Going on your first African safari can be quite daunting. You want to be prepared, but you also don’t want to overdo it and make your luggage too heavy. It is always best to double check the list of medication that you’ve made with your general practitioner. It is also a good idea to contact the lodge where you will be staying to find out what they have in place in case of a medical emergency.
Here are some ideas for your list of medication:
- Prescription medicine. Always make sure that you have an adequate supply of your prescription medication with you. It may be difficult to find replacement medication depending on where you are going.
- Malaria medication. Found out before the time if you are travelling to a malaria area. There are different types of malaria medication that you need to discuss with your doctor.
- Yellow fever vaccines. “Yellow fever is endemic (always present) in many of the tropical areas of Africa and South America, and this means that any areas populated with the mosquito could harbour the disease. You will not be able to get a visa or permit to travel to some countries unless you have been vaccinated at least 10 days prior to your departure date and can show a yellow fever certificate”. (travelstart.co.za)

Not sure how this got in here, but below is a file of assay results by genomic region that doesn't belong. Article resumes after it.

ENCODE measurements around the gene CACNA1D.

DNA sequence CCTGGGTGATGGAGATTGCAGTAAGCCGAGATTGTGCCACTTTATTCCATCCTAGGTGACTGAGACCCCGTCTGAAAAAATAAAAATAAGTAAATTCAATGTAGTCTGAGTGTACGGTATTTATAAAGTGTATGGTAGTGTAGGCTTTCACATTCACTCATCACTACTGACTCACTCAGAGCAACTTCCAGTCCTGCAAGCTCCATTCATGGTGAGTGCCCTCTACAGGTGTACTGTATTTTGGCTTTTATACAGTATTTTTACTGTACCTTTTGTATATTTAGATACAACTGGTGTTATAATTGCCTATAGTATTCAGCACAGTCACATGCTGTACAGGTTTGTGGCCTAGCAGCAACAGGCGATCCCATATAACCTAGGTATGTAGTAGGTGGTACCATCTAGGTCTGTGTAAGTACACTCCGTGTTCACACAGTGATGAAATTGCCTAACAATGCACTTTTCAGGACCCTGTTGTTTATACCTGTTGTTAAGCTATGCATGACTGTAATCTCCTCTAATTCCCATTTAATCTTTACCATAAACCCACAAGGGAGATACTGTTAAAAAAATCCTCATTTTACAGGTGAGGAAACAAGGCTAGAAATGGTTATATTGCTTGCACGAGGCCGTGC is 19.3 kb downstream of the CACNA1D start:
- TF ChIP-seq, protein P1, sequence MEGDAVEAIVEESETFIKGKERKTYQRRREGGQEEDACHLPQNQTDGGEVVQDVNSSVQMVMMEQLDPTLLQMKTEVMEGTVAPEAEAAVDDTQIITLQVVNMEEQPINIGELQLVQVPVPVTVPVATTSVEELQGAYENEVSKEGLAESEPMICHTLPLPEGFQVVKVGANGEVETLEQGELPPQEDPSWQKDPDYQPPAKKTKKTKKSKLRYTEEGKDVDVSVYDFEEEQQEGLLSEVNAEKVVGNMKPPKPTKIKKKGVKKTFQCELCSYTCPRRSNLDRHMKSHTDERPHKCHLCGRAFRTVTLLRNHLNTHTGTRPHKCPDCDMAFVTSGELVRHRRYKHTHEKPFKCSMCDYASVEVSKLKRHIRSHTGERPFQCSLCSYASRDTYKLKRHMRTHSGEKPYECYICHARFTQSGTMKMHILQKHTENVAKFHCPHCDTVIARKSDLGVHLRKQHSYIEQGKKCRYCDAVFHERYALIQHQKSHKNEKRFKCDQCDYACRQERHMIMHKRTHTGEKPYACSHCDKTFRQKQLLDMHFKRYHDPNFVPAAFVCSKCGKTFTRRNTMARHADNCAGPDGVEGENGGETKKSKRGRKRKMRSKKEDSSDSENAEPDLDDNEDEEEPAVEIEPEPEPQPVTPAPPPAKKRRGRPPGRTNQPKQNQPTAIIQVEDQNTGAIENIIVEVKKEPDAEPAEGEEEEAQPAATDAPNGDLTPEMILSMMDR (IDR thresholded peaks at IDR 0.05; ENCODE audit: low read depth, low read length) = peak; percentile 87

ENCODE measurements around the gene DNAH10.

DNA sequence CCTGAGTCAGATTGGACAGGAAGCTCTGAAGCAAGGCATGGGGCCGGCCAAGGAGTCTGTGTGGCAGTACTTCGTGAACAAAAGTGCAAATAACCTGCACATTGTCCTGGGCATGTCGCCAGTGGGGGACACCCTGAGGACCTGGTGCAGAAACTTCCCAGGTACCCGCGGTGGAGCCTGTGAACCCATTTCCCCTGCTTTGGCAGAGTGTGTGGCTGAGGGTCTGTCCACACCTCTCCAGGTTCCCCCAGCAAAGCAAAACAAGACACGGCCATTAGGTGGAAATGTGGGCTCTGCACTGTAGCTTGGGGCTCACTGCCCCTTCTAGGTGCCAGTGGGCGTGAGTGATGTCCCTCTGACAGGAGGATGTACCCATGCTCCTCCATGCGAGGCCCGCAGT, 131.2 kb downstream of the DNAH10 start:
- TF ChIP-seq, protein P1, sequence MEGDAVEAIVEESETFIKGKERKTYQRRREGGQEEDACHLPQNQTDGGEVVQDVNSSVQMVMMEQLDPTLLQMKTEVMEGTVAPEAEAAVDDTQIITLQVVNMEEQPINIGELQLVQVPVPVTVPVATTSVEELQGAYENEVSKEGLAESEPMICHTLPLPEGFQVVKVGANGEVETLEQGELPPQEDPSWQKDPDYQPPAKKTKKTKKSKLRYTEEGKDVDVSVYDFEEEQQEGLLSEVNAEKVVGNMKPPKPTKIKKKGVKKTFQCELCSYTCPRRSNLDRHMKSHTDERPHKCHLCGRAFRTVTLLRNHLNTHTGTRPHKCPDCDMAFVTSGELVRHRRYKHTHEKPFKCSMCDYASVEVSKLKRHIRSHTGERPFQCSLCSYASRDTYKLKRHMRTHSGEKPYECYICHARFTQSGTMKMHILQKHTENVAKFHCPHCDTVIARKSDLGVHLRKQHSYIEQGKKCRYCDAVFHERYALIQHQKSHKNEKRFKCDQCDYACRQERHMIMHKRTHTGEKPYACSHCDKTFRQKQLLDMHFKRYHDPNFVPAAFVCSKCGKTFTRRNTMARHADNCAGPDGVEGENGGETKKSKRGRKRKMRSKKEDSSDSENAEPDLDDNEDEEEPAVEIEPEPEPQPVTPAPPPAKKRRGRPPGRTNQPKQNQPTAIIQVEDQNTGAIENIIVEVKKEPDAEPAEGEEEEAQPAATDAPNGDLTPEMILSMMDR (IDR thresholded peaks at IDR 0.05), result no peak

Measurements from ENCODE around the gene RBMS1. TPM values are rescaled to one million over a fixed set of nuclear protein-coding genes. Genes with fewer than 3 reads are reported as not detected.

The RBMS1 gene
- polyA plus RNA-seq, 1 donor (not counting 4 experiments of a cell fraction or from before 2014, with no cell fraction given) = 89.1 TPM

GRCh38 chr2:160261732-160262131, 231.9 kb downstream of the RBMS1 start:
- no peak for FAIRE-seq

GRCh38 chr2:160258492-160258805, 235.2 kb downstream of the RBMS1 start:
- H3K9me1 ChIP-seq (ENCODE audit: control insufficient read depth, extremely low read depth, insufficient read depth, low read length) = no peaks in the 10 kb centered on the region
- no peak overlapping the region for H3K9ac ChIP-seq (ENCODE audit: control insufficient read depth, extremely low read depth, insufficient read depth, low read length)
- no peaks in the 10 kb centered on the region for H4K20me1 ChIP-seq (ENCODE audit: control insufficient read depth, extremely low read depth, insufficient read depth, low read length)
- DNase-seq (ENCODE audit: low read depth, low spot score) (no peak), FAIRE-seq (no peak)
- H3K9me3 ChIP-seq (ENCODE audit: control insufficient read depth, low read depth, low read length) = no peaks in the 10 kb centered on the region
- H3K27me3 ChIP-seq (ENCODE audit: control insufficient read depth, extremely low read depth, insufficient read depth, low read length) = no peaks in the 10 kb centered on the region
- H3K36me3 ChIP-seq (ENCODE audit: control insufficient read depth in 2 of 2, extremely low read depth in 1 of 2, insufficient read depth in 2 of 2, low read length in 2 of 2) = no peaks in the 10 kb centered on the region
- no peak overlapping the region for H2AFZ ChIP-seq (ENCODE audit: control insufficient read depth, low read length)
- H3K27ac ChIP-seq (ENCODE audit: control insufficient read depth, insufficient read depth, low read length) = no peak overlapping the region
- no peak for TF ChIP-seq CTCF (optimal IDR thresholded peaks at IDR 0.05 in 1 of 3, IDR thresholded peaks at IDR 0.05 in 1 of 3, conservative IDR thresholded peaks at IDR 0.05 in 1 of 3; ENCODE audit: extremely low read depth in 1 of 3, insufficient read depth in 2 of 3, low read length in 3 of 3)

- Medication for stomach issues, like vomiting, diarrhea and stomach cramps. A dehydration packet might also come in handy.
- Mosquito repellent and anti-itch cream. You can also take an antihistamine for more serious insect bites and stings, like bees.
- An assortment of plasters and a bandage or two. Butterfly suture plasters can also be helpful.
- Eye drops
- Ibuprofen or something for pain relief or fever.
- Vitamin C and other vitamins to give you a boost if you think that you are coming down with something.
- Water purification tablets
- A tweezer might come in handy for an unexpected thorn or two.
- Lip Ice and Vaseline – never underestimate the African sun.
- Sunburn ointment – You don’t want to spoil your African safari with sunburn on your first day.
In some cases, you might have to seek professional medical help. Depending on your destination, the quality and services of state hospitals may vary. You, therefore, need to make sure that you have comprehensive travel insurance.